And now these three remain: faith, hope and love. But the greatest of these is love.
~ 1 Corinthians 13:13 (NIV)
How can Christians dispense grace in a society that is or seems to be veering away from God? As we noted in earlier devotionals, Elijah hid out in caves. On the other hand, his contemporary Obadiah worked within the system running Ahab’s palace while sheltering God’s prophets on the side. Esther and Daniel were employed by heathen empires. Jesus submitted to the judgment of a Roman governor. Paul appealed his case all the way to Caesar. In his book, What’s So Amazing About Grace, Philip Yancey shares:
- Dispensing God’s grace is the Christian’s main contribution
The one big thing the church has over the world is showing grace. Jesus did not let any institution interfere with His love for individuals. Here is where the fruit of the Spirit are so important in our lives. Jesus said we are to have one distinguishing mark—neither political correctness nor moral superiority, but—love.
- Commitment to grace does not mean Christians will always live in perfect harmony with the government
Kenneth Kaunda, the former President of Zambia has written, “…what a nation needs more than anything else is not a Christian ruler in the palace but a Christian prophet within earshot.” Jesus warned that the world who hated him would hate us also. As the early church spread throughout the Roman Empire, the slogan “Jesus is Lord” was a direct affront to the Romans. When conflict came, brave Christians stood up against the state, appealing to a higher authority. Through the years, this same energy continued. In all of this, we are to be wise as serpents and harmless as doves. All our actions—and even counteractions—are to be seasoned with grace. When we show just the opposite, then we must consider the wisdom of our choices.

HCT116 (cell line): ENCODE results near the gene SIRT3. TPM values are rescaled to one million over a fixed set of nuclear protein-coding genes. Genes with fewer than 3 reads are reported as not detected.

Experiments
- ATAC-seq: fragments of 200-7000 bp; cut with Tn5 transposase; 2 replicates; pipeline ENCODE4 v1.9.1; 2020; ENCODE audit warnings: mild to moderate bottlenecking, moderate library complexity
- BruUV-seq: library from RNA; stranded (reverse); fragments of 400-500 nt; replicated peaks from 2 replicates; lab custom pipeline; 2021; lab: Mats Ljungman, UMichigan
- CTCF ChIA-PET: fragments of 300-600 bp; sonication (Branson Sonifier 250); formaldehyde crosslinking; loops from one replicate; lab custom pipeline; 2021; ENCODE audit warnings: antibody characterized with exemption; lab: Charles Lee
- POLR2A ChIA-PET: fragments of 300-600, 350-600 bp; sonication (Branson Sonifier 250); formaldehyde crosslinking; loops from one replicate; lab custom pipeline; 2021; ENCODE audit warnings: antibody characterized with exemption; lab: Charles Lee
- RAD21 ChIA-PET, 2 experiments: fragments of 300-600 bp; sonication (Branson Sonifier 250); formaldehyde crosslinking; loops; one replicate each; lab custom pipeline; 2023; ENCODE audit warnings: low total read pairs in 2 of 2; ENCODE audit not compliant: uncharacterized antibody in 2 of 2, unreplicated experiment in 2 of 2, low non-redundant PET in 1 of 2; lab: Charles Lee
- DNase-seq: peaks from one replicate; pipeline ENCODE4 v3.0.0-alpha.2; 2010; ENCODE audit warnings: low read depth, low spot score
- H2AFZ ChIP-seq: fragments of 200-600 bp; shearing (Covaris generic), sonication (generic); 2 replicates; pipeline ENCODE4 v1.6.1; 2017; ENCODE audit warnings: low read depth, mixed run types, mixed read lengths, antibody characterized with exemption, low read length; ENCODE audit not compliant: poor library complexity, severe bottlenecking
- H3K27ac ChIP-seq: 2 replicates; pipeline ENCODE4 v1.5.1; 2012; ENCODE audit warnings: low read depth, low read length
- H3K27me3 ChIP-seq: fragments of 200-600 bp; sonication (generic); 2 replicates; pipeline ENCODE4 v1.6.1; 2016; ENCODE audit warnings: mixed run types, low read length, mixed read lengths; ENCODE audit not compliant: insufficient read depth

- Coziness between church and state is good for the state and bad for the church
Herein lies the chief danger to grace. The state, which runs by rules of ungrace—the entire “world” does—gradually drowns out the church’s sublime message of grace.
The church works best as a force of resistance, a counterbalance to the consuming power of the state. The cozier it gets with government, the more watered-down its message becomes. Can you imagine any government enacting a set of laws based on Jesus’ “Sermon on the Mount?” A state government can shut down stores and theatres on Sunday, but it cannot compel worship. It can arrest and punish murderers, but cannot cure their hatred much less teach them love…It can give subsidies to the poor, but cannot force the rich to show them compassion and justice. It can ban adultery but not lust, theft but not covetousness, cheating but not pride. It can encourage virtue but not holiness.
PRAYER: Help me, Lord, to be a person who is known for my ability to live like Jesus—with grace.
1. Philip Yancey, What’s So Amazing About Grace? (Grand Rapids: Zondervan Publishing, 1997), pp. 219-227.